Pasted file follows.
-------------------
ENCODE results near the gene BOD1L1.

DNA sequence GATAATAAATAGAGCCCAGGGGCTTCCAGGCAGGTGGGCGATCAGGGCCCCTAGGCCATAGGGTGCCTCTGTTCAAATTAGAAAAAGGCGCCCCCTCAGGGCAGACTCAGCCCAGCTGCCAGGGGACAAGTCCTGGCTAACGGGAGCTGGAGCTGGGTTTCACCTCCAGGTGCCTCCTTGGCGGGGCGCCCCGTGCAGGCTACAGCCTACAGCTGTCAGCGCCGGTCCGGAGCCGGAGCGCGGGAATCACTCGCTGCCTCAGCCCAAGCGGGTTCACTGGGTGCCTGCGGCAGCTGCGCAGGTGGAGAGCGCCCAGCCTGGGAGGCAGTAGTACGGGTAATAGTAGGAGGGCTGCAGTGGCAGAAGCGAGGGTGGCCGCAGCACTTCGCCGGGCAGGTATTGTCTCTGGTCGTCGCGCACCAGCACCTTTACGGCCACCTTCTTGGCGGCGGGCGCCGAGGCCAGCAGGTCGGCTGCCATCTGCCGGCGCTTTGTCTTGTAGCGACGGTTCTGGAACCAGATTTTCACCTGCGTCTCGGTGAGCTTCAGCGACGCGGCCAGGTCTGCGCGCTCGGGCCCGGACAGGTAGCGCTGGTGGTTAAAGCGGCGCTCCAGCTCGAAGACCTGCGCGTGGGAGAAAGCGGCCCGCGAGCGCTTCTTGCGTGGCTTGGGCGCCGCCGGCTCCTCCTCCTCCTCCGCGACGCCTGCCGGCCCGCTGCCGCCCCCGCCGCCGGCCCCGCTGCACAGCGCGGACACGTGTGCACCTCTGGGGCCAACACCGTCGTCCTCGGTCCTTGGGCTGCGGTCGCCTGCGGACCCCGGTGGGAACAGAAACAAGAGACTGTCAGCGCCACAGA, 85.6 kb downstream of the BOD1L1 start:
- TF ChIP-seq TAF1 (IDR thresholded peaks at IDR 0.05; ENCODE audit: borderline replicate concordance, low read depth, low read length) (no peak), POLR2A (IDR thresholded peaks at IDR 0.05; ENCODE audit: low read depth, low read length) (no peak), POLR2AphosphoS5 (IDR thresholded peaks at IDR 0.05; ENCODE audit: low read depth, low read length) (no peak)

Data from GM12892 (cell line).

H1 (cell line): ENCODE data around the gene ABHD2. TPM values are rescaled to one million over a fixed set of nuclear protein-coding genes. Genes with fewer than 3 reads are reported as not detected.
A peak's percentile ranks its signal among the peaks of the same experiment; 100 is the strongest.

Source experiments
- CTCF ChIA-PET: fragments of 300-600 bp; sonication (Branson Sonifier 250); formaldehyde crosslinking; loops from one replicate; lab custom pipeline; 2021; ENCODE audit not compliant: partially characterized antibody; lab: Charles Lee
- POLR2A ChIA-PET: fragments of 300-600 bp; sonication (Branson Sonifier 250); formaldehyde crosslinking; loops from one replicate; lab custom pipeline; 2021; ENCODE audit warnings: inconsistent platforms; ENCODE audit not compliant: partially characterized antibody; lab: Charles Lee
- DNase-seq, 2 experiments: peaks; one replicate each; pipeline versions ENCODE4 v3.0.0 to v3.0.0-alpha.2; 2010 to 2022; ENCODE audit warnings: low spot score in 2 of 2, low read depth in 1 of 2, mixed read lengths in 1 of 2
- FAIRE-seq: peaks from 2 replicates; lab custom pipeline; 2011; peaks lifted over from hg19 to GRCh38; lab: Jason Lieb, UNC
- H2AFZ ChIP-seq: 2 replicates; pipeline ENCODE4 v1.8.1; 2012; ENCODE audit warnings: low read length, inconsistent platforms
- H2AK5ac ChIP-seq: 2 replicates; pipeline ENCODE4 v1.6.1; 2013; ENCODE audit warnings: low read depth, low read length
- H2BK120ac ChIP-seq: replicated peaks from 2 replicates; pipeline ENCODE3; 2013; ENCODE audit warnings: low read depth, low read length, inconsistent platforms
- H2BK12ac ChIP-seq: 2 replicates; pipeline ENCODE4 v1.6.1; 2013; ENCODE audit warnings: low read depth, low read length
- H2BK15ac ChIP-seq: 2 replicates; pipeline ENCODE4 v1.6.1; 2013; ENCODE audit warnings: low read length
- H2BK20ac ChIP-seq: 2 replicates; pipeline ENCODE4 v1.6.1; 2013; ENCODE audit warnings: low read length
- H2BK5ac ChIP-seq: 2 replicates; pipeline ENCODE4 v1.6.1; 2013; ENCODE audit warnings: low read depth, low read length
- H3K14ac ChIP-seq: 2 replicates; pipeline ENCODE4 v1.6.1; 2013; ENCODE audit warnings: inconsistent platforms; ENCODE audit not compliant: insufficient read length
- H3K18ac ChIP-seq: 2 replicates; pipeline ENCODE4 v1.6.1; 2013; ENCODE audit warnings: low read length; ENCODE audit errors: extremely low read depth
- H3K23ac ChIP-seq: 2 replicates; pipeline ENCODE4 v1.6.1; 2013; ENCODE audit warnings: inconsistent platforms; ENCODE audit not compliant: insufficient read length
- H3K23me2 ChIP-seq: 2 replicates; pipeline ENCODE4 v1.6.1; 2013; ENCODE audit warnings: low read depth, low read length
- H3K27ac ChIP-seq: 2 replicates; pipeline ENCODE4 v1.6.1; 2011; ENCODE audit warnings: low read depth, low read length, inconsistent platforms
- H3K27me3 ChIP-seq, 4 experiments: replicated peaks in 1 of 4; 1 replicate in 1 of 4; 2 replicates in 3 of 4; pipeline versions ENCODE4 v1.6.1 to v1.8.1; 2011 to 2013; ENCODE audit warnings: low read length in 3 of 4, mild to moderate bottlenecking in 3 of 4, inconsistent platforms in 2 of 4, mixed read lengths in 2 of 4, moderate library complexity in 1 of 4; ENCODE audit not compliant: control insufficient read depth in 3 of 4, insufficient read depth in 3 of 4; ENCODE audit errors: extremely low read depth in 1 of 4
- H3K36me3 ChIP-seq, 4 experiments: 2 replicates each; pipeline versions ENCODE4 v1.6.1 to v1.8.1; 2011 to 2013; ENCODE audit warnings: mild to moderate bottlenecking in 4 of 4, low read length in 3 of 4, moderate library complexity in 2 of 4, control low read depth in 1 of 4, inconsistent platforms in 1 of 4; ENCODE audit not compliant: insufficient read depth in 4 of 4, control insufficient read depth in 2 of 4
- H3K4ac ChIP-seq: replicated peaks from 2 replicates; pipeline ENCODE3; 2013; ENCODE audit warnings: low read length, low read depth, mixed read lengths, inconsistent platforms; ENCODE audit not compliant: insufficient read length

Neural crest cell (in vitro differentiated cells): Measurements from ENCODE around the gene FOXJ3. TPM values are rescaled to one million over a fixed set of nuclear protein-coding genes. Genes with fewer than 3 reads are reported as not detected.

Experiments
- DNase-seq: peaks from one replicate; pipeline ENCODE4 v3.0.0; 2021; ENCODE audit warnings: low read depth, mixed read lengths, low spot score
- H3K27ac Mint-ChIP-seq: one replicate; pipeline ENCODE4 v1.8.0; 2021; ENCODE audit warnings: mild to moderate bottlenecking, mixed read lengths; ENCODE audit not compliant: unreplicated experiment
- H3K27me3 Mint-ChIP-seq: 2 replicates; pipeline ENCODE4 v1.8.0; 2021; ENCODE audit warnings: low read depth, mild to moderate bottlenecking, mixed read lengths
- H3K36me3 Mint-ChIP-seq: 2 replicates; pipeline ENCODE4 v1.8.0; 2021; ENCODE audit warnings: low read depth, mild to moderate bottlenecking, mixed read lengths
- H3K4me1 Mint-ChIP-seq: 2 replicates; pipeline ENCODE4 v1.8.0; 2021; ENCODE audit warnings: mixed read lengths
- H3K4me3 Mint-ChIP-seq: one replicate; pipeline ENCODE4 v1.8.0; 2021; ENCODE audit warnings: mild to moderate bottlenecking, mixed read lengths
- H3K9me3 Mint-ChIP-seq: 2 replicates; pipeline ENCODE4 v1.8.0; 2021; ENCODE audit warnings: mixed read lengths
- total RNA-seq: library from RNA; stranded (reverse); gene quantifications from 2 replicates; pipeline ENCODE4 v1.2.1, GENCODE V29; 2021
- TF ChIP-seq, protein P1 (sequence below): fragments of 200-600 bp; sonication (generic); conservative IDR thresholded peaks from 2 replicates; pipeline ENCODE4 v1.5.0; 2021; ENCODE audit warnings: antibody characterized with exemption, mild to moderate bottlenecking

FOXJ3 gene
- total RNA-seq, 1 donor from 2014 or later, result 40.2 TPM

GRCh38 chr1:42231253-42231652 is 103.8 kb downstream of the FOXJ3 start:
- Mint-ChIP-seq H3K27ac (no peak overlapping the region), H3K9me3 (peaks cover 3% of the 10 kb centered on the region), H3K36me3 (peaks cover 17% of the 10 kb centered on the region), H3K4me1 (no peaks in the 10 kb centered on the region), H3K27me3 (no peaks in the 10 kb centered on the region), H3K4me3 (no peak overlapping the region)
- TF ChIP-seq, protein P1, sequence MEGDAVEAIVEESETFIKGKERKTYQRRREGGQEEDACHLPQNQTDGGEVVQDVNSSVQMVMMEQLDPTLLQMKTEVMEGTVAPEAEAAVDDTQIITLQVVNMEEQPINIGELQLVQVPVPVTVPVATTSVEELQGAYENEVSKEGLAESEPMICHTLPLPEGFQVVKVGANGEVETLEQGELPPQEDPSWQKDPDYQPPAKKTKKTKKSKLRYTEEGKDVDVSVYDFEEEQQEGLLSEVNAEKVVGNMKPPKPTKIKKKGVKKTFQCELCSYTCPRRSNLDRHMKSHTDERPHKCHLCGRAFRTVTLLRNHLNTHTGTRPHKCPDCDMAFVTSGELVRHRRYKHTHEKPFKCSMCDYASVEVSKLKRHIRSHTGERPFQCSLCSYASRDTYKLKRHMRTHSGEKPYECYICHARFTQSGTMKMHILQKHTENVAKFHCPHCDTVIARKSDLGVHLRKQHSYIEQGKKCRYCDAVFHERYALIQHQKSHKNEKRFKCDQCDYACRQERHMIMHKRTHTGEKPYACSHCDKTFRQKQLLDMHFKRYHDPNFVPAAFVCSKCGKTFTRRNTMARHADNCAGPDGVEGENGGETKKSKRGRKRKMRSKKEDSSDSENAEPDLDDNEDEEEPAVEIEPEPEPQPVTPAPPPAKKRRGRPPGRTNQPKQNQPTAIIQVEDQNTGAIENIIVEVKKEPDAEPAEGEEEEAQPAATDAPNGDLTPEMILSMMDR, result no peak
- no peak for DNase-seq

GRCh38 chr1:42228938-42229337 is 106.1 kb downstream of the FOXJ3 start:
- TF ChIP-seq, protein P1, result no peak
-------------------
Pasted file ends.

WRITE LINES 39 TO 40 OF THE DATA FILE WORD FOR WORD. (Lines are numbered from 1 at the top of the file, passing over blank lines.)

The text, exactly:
- total RNA-seq, 1 donor from 2014 or later, result 40.2 TPM

GRCh38 chr1:42231253-42231652 is 103.8 kb downstream of the FOXJ3 start: